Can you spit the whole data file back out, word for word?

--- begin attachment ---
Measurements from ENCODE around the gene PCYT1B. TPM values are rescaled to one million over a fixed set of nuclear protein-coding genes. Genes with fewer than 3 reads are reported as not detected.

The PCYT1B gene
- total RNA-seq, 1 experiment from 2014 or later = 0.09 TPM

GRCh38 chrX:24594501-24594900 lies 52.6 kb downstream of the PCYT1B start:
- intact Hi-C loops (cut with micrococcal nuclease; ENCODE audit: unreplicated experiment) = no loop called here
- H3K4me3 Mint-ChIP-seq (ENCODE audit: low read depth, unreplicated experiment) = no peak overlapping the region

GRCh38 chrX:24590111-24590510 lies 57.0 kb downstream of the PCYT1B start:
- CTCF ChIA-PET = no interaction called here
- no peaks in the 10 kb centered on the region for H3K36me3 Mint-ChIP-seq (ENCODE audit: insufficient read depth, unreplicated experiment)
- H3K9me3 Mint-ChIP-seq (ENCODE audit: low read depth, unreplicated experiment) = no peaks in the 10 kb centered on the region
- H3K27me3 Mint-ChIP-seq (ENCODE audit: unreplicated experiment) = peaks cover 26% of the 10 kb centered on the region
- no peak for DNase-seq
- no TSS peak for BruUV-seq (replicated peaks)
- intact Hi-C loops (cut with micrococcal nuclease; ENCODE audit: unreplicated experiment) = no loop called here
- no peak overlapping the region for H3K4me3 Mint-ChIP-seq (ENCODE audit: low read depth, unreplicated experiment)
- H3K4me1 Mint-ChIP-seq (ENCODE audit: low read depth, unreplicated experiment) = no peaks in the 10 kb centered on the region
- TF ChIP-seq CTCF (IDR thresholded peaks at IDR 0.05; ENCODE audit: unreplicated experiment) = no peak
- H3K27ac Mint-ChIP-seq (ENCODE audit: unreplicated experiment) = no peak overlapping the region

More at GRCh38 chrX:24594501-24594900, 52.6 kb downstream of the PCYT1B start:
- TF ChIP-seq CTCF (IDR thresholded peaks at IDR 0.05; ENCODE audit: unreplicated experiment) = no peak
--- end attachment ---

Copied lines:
Measurements from ENCODE around the gene PCYT1B. TPM values are rescaled to one million over a fixed set of nuclear protein-coding genes. Genes with fewer than 3 reads are reported as not detected.

The PCYT1B gene
- total RNA-seq, 1 experiment from 2014 or later = 0.09 TPM

GRCh38 chrX:24594501-24594900 lies 52.6 kb downstream of the PCYT1B start:
- intact Hi-C loops (cut with micrococcal nuclease; ENCODE audit: unreplicated experiment) = no loop called here
- H3K4me3 Mint-ChIP-seq (ENCODE audit: low read depth, unreplicated experiment) = no peak overlapping the region

GRCh38 chrX:24590111-24590510 lies 57.0 kb downstream of the PCYT1B start:
- CTCF ChIA-PET = no interaction called here
- no peaks in the 10 kb centered on the region for H3K36me3 Mint-ChIP-seq (ENCODE audit: insufficient read depth, unreplicated experiment)
- H3K9me3 Mint-ChIP-seq (ENCODE audit: low read depth, unreplicated experiment) = no peaks in the 10 kb centered on the region
- H3K27me3 Mint-ChIP-seq (ENCODE audit: unreplicated experiment) = peaks cover 26% of the 10 kb centered on the region
- no peak for DNase-seq
- no TSS peak for BruUV-seq (replicated peaks)
- intact Hi-C loops (cut with micrococcal nuclease; ENCODE audit: unreplicated experiment) = no loop called here
- no peak overlapping the region for H3K4me3 Mint-ChIP-seq (ENCODE audit: low read depth, unreplicated experiment)
- H3K4me1 Mint-ChIP-seq (ENCODE audit: low read depth, unreplicated experiment) = no peaks in the 10 kb centered on the region
- TF ChIP-seq CTCF (IDR thresholded peaks at IDR 0.05; ENCODE audit: unreplicated experiment) = no peak
- H3K27ac Mint-ChIP-seq (ENCODE audit: unreplicated experiment) = no peak overlapping the region

More at GRCh38 chrX:24594501-24594900, 52.6 kb downstream of the PCYT1B start:
- TF ChIP-seq CTCF (IDR thresholded peaks at IDR 0.05; ENCODE audit: unreplicated experiment) = no peak